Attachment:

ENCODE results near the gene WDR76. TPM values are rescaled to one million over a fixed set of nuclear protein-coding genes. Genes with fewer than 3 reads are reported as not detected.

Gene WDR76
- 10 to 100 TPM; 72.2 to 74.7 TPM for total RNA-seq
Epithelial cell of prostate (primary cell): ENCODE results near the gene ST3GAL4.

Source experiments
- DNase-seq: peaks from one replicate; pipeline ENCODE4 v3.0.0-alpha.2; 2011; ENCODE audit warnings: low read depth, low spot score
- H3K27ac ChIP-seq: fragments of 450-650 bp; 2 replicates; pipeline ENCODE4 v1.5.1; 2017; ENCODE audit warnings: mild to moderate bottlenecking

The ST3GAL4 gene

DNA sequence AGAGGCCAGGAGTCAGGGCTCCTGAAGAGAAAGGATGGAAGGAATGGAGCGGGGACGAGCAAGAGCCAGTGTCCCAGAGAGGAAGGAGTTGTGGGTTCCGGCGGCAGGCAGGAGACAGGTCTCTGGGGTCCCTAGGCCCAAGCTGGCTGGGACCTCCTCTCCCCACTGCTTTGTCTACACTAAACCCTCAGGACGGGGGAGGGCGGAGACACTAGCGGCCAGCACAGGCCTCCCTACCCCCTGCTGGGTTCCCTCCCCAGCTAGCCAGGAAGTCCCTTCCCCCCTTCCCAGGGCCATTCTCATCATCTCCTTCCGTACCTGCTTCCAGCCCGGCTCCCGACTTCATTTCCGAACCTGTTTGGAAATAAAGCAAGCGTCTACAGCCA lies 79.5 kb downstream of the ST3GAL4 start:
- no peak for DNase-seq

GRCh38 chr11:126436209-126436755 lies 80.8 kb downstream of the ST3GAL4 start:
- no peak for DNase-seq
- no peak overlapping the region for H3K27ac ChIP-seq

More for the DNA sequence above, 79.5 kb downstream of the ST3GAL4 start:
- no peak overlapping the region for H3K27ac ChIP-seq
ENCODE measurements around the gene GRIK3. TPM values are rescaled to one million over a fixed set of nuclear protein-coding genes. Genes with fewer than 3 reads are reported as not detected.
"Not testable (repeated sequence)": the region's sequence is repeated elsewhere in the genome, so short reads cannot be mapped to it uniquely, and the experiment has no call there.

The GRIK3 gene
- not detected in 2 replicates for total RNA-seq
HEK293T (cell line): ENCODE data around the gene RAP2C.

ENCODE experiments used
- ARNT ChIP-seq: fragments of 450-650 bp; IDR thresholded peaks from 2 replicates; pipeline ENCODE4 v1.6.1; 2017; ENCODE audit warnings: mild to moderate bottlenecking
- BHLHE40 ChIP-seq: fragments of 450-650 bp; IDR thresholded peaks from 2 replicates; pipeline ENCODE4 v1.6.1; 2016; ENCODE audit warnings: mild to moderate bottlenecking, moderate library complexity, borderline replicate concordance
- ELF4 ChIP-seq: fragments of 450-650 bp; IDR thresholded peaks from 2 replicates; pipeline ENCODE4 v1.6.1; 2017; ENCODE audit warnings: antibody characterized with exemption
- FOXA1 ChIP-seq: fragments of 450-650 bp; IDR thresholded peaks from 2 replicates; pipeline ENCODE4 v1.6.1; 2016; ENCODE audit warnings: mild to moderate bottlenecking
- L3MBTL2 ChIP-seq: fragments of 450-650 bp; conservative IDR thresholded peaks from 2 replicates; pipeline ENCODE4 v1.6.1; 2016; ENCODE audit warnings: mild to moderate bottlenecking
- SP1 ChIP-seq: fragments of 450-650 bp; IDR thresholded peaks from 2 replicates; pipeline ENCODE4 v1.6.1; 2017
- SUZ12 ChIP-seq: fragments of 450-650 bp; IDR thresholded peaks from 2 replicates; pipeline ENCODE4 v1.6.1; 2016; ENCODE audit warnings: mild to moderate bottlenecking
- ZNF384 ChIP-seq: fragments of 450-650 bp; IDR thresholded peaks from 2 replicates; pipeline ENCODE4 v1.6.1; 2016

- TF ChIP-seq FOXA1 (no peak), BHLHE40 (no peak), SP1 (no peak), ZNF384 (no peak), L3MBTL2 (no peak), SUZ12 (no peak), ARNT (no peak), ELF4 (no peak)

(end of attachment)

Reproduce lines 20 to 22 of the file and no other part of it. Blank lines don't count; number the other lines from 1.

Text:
HEK293T (cell line): ENCODE data around the gene RAP2C.

ENCODE experiments used
- ARNT ChIP-seq: fragments of 450-650 bp; IDR thresholded peaks from 2 replicates; pipeline ENCODE4 v1.6.1; 2017; ENCODE audit warnings: mild to moderate bottlenecking